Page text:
The officer hopes to obtain evidence that justifies a DUI investigation and contributes toward probable cause for a DUI arrest. During this period of interaction, the officer also will look for physical signs of intoxication like red, watery eyes, slurred speech, lack of coordination, and the odor of alcohol on your breath. Since all of the information gathered during these interactions will be used to justify extending the stop and conducting a DUI investigation, you generally should decline to answer any questions without talking to an attorney.
When an officer asks you to participate in these divided attention tasks, he has already assumed you are intoxicated. The tests are administered merely to provide additional evidence justifying probable cause for a DUI arrest. Since poor performance on SFSTs can be attributed to many factors that have nothing to do with imbibing alcohol, drivers have no real incentive to participate. Admittedly, you will not avoid an arrest by refusing to participate, but you are depriving the officer of evidence that can be used to establish probable cause and that the prosecutor would use in your criminal case.
If you have been charged with a crime, you likely have many questions you want answered, some of which may be about the role of your defense attorney. A criminal defense attorney has many duties once they have been appointed to defend their client in court. In this blog, we will give a brief overview of these duties so you know what to expect from your criminal defense attorney.
If you have been arrested for DUI, there may be one or more defenses available in your case. With the assistance of your defense attorney, you will be able to provide support for these defenses and possibly have your charges reduced or dismissed.
The Breathalyzer is used to measure the amount of alcohol in a driver’s blood. The officer will have the driver blow into the Breathalyzer, and the Breathalyzer will then provide a reading that shows the driver’s blood alcohol content. However, the Breathalyzer must be used correctly and calibrated properly for it to provide an accurate reading. In addition, there may be legal reasons that a driver’s breath shows a high Breathalyzer reading. For example, some have argued that mouthwash may trigger a higher reading. In some diabetics, the Breathalyzer results are skewed because of unique biological characteristics.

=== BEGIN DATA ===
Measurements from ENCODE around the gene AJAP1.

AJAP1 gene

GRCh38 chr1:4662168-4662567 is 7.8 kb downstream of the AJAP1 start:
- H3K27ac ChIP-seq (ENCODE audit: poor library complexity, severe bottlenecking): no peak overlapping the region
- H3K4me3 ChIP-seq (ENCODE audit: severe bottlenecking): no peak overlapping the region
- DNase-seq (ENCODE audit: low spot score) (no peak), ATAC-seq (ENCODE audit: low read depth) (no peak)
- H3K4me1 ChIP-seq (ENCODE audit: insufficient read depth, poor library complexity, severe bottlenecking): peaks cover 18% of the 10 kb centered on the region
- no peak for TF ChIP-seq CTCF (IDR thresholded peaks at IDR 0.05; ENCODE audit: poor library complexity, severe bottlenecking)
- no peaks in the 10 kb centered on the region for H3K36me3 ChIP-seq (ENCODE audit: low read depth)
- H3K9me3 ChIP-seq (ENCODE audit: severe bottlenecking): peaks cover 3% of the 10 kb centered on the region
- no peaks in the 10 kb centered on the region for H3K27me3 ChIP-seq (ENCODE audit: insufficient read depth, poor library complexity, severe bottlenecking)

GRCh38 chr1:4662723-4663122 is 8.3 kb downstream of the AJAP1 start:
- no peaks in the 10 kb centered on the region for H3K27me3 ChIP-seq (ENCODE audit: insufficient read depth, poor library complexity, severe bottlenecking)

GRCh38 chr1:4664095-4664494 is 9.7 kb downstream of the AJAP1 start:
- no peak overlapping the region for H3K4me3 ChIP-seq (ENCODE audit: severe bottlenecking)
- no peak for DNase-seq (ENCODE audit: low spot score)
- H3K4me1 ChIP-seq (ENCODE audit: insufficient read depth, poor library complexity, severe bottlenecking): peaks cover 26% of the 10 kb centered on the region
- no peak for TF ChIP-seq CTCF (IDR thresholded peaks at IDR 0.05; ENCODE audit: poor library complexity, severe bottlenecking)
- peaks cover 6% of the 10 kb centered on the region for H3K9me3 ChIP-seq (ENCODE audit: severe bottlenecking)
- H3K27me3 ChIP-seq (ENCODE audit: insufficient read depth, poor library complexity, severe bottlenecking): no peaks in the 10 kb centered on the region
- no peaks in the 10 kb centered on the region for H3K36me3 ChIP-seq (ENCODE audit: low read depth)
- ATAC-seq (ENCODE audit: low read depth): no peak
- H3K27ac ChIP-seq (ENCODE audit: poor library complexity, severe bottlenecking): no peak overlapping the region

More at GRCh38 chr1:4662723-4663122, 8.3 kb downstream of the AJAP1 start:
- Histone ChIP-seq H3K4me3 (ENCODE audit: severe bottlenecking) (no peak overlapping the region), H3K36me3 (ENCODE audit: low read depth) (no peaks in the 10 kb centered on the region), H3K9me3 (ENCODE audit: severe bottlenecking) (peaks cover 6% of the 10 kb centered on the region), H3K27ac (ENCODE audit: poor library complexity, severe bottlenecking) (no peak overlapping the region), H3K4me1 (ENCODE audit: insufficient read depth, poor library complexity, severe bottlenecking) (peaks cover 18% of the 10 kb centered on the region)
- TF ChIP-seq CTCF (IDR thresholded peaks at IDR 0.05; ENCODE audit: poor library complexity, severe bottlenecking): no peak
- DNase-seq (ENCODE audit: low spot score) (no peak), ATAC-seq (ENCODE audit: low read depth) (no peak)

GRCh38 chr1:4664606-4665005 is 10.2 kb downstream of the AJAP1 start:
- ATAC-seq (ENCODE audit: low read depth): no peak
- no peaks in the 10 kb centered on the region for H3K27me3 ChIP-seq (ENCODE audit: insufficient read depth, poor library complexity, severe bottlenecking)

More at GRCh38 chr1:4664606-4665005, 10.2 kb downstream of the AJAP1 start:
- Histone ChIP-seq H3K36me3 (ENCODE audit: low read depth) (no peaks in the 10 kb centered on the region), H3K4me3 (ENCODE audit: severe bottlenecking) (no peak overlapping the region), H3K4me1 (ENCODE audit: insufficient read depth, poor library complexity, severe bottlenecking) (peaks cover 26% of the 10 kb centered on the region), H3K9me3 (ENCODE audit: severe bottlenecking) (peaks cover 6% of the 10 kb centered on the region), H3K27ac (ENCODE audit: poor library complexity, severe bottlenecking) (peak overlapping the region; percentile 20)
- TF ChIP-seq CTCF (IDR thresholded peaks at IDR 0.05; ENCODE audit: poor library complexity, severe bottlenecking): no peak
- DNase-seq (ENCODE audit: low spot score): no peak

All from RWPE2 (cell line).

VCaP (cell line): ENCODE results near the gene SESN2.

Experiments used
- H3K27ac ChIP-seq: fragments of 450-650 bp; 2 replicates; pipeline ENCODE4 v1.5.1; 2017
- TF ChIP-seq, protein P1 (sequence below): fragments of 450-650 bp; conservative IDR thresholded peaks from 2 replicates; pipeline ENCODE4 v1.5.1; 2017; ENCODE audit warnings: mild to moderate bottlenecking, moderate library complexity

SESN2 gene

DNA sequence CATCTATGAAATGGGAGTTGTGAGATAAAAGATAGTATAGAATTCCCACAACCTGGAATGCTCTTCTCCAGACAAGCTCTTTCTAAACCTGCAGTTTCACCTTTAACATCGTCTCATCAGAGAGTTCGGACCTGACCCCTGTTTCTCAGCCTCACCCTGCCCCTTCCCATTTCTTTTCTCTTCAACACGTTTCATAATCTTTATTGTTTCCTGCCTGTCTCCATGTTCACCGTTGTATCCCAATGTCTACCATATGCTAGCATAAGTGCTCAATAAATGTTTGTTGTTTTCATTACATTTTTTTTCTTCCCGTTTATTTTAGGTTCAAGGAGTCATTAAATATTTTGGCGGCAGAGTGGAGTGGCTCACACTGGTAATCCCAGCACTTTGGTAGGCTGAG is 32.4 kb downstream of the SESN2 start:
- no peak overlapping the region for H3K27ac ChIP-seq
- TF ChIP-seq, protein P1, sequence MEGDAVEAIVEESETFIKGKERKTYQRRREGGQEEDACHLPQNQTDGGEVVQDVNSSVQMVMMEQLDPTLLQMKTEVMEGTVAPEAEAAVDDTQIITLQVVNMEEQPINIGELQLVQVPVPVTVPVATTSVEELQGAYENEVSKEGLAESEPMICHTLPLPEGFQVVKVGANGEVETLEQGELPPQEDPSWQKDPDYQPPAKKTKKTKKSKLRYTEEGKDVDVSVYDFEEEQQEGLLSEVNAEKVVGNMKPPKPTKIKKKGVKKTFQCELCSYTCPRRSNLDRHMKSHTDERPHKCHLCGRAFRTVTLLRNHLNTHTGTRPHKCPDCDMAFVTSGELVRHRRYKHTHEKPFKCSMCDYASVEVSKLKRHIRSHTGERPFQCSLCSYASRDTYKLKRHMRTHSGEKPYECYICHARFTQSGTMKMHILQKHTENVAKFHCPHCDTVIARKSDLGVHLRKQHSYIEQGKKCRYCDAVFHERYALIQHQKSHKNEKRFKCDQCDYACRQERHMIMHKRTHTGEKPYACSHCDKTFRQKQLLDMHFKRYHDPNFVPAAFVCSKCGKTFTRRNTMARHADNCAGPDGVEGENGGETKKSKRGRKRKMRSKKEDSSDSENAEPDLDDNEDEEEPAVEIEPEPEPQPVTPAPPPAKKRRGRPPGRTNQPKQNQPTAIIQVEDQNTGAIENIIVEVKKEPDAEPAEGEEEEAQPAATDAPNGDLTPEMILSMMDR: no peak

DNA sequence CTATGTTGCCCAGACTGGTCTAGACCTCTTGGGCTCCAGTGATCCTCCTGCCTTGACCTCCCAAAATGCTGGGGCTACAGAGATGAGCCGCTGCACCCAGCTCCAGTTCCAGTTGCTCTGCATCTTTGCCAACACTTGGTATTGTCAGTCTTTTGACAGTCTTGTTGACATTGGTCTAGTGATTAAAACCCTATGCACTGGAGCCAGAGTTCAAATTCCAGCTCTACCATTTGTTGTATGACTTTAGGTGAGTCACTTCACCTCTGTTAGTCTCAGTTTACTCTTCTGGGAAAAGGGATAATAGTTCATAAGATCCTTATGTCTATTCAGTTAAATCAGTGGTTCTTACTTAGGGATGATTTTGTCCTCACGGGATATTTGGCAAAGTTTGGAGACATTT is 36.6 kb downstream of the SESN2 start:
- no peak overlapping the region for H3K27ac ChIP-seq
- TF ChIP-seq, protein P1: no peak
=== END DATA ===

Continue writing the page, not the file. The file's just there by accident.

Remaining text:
There are also numerous defenses available for failed field sobriety tests. A field sobriety test is a way for law enforcement to measure how impaired a driver is. There are three field sobriety tests. In the walk and turn test, a driver must walk a straight line, turn, and walk back, following the officer’s specific instructions. The officer will also perform a horizontal nystagmus test, during which the officer will look for involuntary movements in the driver’s eyes that occur with heavy drinking. Finally, the officer will ask the driver to stand on one leg and count, again with specific instructions.
In each of these tests, the officer is looking for physical signs that the driver is impaired. Is the driver able to balance on one leg? Do the driver’s eyes involuntarily move back and forth? Can the driver count coherently? If the driver fails these tests, the officer may arrest the driver for driving under the influence.
However, there are legitimate reasons for failing a field sobriety test. Physical conditions are often the culprit. In addition, environmental conditions, such as an uneven walking surface, may also cause a driver to fail a test. With a strong DUI defense attorney, you may be able to argue that you should not have been arrested.
While a guilty plea to a DUI charge might seem like an appealing way to obtain a quick resolution to your case, the penalties associated with a DUI conviction, as well as the long-term consequence can have a major impact on your future. The immediate penalties for a first-time DUI include:
These driver’s license suspensions are in addition to any administrative suspension, such as a suspension for failing to participate in a chemical test of blood alcohol concentration (BAC) under South Carolina’s Implied Consent Law.
[Penalties increase for subsequent offenses]Driver’s License Suspension
Mandatory Participation in Alcohol and Drug Safety Action Program (ADSAP)
Although these penalties can constitute a major disruption of your life, the ancillary consequences of a DUI conviction can be even more devastating. A conviction of DUI is a criminal offense rather than a mere traffic violation, so your rap sheet will make the DUI discoverable by landlords and employers. The fact your DUI conviction is a matter of public record could interfere with your ability to obtain rental housing or prevent your promotion or hiring.
Along with the fines and ADSAP fee, your conviction also will have other costs that include higher insurance rates, potential costs associated with an Ignition Interlock Device, attorney fees, driver’s license reinstatement fees, and court costs. Depending on the specifics of your situation, a DUI could even impact your constitutional rights, immigration rights, and expose you to more serious penalties for future convictions.